Trump and Clinton: offensive versus defensive

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Alhtough it’s a few weeks ago, I just read this WaPo story that purports to explain why Hillary Clinton’s lies are less palatable than Donald Trump’s:

Clinton’s deceptions tend to be defensive — her reputation is under attack and she’s trying to save face. As determined by PolitiFact, a political fact-checking service, her false statements often come in response to scandals and allegations against her. For instance, with regard to her private email server, she has said she “never received nor sent any material that was marked as classified” and that the server “was allowed” at the time. Both proved false.

Trump’s deceptions, by contrast, are more on the offensive, more self-promotional. He exaggerates his successes in the business world. He called his book “The Art of the Deal” the “best-selling business book of all time.” It’s not, according to PolitiFact.

And he creates allegations against his political opponents and minority groups out of thin air, making himself appear better by comparison. Among his false statements, according to PolitiFact: Hillary Clinton “invented ISIS,” even though the group predates Clinton’s tenure as secretary of state. The United States is allowing “tens of thousands” of “vicious, violent” Muslim terrorists into the country every year. This attempt to justify his ban on Muslim immigration was also found false.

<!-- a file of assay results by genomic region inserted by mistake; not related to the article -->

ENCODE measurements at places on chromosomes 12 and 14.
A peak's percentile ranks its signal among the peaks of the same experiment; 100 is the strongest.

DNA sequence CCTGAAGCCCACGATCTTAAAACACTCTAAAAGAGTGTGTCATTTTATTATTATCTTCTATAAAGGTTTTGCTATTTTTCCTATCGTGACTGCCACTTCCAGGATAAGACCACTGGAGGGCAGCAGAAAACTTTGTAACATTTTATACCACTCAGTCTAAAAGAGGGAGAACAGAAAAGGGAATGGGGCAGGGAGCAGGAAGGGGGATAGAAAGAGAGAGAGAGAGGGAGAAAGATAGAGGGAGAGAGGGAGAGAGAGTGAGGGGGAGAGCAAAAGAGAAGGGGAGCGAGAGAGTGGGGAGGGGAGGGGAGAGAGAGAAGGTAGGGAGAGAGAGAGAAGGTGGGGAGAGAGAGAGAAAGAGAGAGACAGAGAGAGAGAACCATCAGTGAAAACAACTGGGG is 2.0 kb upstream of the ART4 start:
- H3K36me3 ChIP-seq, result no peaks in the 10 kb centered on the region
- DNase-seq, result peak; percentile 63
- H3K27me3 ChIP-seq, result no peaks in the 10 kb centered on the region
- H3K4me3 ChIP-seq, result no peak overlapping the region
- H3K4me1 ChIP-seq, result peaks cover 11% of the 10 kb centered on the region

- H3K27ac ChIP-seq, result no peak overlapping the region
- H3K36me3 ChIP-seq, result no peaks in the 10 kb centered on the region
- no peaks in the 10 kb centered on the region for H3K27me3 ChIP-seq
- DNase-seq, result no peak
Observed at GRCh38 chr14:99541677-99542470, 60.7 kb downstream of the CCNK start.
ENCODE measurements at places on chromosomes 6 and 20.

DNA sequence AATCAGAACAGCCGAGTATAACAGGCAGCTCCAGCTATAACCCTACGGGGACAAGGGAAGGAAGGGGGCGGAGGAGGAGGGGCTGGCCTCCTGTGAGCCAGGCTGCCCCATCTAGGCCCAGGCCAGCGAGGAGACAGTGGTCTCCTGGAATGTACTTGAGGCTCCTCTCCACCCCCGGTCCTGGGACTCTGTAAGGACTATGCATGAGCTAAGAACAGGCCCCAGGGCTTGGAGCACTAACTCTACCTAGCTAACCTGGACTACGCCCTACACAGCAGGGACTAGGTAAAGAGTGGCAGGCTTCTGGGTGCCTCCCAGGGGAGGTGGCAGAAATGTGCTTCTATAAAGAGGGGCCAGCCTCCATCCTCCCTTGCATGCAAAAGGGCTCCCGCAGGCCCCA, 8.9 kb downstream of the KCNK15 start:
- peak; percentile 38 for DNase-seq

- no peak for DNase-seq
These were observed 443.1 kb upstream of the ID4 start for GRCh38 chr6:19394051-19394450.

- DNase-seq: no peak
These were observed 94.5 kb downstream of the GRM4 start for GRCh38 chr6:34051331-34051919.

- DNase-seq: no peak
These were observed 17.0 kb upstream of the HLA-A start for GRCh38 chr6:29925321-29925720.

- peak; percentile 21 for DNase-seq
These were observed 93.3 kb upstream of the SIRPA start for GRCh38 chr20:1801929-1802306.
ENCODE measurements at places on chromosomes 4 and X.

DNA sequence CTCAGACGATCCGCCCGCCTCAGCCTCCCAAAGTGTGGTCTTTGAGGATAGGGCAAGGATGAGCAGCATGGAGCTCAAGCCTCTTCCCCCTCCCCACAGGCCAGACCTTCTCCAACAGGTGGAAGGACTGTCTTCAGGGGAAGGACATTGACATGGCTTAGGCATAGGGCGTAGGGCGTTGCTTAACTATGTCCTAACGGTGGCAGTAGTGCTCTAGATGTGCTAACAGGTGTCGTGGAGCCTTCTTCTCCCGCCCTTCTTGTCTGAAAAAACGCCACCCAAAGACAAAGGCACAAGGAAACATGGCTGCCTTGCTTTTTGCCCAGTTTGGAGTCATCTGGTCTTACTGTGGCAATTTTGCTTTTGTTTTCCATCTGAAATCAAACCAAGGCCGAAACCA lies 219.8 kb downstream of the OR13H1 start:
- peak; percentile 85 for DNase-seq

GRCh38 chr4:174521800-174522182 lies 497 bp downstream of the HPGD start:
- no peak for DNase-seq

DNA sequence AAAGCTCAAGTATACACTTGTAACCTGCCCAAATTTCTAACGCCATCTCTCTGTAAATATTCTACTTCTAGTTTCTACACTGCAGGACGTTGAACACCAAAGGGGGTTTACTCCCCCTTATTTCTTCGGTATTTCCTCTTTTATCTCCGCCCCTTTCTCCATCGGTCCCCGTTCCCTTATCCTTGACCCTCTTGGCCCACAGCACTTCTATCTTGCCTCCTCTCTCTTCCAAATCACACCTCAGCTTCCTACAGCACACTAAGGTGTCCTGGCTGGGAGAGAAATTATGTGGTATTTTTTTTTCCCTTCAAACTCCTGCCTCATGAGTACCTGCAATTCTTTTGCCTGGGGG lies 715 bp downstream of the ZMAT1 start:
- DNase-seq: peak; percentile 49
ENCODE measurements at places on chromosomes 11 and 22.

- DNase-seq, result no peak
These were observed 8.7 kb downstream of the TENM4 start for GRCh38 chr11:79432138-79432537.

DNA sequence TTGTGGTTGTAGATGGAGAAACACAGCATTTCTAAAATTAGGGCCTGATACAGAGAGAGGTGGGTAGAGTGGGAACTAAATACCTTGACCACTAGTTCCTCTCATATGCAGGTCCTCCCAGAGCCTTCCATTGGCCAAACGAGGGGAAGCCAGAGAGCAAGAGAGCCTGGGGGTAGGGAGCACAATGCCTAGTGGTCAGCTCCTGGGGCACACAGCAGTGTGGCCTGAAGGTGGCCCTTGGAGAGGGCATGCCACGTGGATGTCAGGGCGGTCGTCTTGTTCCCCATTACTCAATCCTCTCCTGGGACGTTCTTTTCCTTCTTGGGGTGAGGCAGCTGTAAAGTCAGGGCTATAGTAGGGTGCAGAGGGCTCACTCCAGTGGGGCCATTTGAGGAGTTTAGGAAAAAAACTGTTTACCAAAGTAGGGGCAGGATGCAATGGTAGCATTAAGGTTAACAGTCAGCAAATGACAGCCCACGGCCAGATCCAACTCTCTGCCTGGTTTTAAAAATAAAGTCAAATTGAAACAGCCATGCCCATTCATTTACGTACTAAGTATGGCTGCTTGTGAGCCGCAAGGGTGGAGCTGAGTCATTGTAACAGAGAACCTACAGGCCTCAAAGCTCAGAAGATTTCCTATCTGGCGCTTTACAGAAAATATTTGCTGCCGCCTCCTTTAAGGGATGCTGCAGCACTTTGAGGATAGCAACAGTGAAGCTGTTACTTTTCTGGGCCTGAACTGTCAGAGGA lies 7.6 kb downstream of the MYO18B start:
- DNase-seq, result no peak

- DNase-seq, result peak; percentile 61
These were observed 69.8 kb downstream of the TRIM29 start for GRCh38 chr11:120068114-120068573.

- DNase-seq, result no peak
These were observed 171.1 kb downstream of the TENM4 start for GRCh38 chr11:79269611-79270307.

That distinction between Clinton and Trump — offensive vs. defensive — has major implications for whether people view their lies as “legitimate” and morally acceptable, according to Matthew Gingo, a psychology professor at Wheaton College.

“Me lying to get myself out of trouble is not nearly as bad as me lying to get someone else in trouble,” Gingo said. “People view defense as more legitimate, such as physical self-defense.”

“People” might, but not the “people” in political journalism, who aren’t people so much as toadies for campaigns; note how guests on the Sunday morning shows doe the job of the stinking carcass known as the GOP establishment by lamenting how Trump’s excretions last week kept him from attacking Clinton over her email and Clinton Foundation conflicts.

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